This will likely be the first of many rewards for Newton. In addition to the Heisman, which is considered a foregone conclusion, he is a finalist for the Davey O'Brien, Maxwell, Manning and Walter Camp awards.
Newton's season wasn't all smooth sailing. He was tarnished by allegations that his father, Cecil, wanted a $180,000 payoff from Mississippi State for his son to sign with the Bulldogs. The NCAA ruled that Cecil Newton violated the rules, but also said neither the player nor Auburn knew anything about the scheme, allowing Cam Newton to remain eligible.
Chizik, who was an assistant at Texas when Vince Young led the Longhorns to the national title, said Newton has put together an even greater season.
"If you look over a 13-game span, I've never seen anything like it," Chizik said. "We have one game left, so he can't get too big of a head, but I can say he's probably the best football player I've ever seen."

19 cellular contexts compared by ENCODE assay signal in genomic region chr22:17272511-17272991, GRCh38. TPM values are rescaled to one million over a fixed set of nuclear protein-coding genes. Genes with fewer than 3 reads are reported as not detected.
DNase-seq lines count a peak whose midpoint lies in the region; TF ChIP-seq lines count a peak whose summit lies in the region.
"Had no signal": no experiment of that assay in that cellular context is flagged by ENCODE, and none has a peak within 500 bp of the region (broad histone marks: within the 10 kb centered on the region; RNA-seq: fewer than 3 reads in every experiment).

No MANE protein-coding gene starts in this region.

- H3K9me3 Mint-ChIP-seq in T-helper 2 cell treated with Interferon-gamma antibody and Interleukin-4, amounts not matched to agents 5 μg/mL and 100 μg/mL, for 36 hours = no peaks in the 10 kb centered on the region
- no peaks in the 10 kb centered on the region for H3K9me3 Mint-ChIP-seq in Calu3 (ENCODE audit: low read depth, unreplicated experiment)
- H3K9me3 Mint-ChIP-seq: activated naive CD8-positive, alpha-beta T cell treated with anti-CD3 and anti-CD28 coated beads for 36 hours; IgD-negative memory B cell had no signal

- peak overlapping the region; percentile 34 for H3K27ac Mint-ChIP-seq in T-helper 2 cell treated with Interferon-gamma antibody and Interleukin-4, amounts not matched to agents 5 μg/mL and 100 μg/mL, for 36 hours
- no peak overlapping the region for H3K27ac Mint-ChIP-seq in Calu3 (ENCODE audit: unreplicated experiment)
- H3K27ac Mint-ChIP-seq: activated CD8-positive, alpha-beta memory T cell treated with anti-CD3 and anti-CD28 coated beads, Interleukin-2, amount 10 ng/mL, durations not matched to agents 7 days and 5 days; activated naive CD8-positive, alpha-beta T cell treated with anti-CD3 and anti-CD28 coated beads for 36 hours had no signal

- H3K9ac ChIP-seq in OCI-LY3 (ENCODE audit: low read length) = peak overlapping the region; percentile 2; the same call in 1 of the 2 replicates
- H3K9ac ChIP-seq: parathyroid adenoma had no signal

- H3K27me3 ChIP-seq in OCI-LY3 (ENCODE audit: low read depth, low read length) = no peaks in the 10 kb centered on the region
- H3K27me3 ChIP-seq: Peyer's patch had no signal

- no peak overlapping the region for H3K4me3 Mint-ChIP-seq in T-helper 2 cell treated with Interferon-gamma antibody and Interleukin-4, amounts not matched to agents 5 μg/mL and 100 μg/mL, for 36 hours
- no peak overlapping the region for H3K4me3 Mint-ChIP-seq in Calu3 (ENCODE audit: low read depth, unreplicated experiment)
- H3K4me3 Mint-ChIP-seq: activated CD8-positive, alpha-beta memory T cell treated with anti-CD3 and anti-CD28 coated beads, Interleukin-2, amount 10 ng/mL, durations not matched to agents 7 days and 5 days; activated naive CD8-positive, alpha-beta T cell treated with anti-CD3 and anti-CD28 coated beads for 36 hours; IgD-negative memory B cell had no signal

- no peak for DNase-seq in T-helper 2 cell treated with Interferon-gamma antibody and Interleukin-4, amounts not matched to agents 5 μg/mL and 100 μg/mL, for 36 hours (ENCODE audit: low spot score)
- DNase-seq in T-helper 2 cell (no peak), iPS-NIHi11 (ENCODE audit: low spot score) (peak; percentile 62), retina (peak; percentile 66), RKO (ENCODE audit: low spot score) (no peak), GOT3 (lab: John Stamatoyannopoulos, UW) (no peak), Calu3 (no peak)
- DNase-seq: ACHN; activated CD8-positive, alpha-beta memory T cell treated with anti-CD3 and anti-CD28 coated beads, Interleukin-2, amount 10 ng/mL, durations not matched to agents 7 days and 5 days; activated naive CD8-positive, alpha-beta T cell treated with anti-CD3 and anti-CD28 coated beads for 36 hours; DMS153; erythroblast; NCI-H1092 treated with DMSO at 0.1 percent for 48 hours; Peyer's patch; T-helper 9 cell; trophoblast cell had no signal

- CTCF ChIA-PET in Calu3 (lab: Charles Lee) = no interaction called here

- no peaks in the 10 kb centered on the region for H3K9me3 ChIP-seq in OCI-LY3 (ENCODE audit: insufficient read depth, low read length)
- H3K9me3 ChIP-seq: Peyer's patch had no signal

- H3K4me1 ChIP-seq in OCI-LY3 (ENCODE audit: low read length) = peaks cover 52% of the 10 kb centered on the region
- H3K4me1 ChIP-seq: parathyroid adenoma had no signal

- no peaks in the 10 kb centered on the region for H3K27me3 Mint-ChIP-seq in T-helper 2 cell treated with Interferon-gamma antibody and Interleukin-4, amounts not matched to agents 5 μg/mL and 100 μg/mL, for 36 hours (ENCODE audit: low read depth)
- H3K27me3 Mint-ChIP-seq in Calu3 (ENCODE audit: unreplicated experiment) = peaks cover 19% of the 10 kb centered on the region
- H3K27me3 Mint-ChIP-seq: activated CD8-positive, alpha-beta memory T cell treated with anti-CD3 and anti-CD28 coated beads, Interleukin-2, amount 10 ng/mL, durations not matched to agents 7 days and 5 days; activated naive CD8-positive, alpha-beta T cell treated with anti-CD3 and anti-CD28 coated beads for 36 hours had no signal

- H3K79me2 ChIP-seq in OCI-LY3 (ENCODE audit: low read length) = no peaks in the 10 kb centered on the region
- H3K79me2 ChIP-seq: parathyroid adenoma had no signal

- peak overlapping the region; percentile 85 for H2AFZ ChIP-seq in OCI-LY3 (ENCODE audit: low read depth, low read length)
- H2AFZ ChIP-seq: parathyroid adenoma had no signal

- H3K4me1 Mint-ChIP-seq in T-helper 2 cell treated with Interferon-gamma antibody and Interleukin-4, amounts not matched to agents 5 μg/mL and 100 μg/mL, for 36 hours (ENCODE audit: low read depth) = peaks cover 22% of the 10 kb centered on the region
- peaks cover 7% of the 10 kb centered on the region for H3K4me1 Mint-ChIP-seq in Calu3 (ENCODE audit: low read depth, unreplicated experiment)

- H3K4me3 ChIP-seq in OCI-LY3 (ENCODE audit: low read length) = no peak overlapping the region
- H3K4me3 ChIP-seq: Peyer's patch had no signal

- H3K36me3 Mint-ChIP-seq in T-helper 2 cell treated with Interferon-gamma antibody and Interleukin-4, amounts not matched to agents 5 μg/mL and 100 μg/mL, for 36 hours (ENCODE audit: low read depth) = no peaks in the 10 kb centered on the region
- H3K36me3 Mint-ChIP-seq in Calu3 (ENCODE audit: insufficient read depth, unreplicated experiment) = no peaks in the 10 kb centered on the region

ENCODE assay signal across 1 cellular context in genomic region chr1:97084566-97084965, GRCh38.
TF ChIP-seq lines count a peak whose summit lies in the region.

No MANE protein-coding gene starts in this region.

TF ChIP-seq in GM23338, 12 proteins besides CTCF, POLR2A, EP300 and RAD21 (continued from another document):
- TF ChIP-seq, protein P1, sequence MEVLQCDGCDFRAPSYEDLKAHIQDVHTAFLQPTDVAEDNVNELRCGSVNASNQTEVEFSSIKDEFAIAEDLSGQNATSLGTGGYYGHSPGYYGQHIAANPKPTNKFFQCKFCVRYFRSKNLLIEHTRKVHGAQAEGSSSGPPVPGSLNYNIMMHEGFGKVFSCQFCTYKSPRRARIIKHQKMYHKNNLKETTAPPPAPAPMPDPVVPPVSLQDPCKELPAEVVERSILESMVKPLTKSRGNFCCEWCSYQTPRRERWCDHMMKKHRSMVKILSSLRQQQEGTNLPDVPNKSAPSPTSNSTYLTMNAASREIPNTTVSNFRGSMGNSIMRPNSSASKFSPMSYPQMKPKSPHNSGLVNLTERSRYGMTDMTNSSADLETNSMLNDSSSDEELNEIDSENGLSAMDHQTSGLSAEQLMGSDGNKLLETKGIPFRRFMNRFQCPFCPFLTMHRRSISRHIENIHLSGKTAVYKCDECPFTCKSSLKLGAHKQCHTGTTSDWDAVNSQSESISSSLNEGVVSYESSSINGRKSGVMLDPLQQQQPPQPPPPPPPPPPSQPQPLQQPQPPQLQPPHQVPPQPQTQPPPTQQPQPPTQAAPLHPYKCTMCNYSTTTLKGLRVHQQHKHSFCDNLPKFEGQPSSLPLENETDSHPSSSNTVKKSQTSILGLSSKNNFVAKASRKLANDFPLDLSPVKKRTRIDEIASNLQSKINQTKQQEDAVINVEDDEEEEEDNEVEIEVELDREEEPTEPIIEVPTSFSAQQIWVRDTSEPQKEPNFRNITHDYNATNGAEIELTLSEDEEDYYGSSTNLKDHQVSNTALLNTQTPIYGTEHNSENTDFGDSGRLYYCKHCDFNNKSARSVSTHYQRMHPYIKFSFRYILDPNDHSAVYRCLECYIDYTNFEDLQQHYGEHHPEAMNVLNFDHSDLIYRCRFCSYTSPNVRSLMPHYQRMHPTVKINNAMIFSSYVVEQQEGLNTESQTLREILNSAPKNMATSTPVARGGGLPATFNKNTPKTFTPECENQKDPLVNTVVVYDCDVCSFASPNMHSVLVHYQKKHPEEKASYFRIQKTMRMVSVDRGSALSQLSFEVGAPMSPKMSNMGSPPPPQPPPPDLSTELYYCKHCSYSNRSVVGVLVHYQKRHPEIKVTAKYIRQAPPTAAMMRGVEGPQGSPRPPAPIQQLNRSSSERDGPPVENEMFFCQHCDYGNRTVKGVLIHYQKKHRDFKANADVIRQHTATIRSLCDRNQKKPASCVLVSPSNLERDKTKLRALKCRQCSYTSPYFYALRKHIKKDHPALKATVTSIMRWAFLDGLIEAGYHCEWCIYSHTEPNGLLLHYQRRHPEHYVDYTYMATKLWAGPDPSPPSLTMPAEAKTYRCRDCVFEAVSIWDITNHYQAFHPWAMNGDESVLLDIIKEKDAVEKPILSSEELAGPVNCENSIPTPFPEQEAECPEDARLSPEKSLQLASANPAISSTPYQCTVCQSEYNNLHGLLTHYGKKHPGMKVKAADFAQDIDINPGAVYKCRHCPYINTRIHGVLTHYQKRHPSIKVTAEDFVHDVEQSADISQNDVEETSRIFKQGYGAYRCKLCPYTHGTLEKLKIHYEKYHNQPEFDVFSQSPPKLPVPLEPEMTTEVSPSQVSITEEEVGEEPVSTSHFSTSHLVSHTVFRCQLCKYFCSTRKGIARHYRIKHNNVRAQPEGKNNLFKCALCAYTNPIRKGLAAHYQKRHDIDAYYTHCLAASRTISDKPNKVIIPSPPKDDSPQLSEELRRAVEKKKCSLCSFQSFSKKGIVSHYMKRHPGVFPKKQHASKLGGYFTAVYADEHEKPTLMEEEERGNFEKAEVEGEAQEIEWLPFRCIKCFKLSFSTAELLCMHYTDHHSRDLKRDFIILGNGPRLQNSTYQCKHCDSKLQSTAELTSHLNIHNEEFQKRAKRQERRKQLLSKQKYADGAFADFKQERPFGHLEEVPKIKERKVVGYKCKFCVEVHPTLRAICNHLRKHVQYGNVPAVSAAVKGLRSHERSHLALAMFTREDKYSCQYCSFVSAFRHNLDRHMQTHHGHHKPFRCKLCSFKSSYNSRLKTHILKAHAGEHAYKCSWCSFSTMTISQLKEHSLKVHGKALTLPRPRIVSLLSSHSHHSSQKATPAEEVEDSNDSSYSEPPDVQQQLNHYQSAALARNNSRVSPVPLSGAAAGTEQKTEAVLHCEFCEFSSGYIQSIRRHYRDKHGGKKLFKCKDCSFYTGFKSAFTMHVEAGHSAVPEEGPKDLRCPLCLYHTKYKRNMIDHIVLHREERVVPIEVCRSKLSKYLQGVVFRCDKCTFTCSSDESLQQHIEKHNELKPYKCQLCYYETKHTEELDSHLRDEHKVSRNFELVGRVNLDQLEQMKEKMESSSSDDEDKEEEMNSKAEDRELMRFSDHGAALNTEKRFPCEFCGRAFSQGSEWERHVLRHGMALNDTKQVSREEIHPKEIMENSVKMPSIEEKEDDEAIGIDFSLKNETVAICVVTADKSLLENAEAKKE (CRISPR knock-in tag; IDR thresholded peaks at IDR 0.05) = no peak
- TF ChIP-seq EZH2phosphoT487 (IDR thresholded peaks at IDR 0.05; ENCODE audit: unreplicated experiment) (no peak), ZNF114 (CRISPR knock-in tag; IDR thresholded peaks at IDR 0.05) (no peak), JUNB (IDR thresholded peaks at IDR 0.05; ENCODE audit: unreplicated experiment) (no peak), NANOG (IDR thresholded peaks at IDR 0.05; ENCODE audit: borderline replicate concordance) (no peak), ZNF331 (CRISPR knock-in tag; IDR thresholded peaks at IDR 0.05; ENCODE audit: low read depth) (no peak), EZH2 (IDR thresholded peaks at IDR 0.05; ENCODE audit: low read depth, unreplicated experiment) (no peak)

Fairley also played a junior-college season before joining the Tigers. The 6-5, 298-pounder came on strong at the end of his sophomore year, then emerged as one of the SEC's most fearsome defenders as a junior.
Despite facing persistent double teams, Fairley had an astonishing 21 tackles behind the line of scrimmage, including 10.5 sacks. He also made two fumble recoveries, caused a fumble and came up with an interception.
"He's obviously a very gifted athlete," Chizik said. "He got used to the system, he got used to college football and the speed of the game at this level, and he just continued to get better."
Fairley was also one the SEC's most polarizing figures, with some opponents accusing him of being a dirty player. He knocked three quarterbacks out of games and faced the biggest outcry for his actions against Georgia, when he was called for a late hit and sent Bulldogs quarterback Aaron Murray to the sideline with a knee injury in the closing minutes.
Chizik was a disputed choice to take over as Auburn's coach two years ago, having posted a career record of 5-19 during a brief tenure at lowly Iowa State. He went 8-5 in his inaugural season on the Plains, but the signing of Newton was the catalyst for the school's first perfect mark since 2004.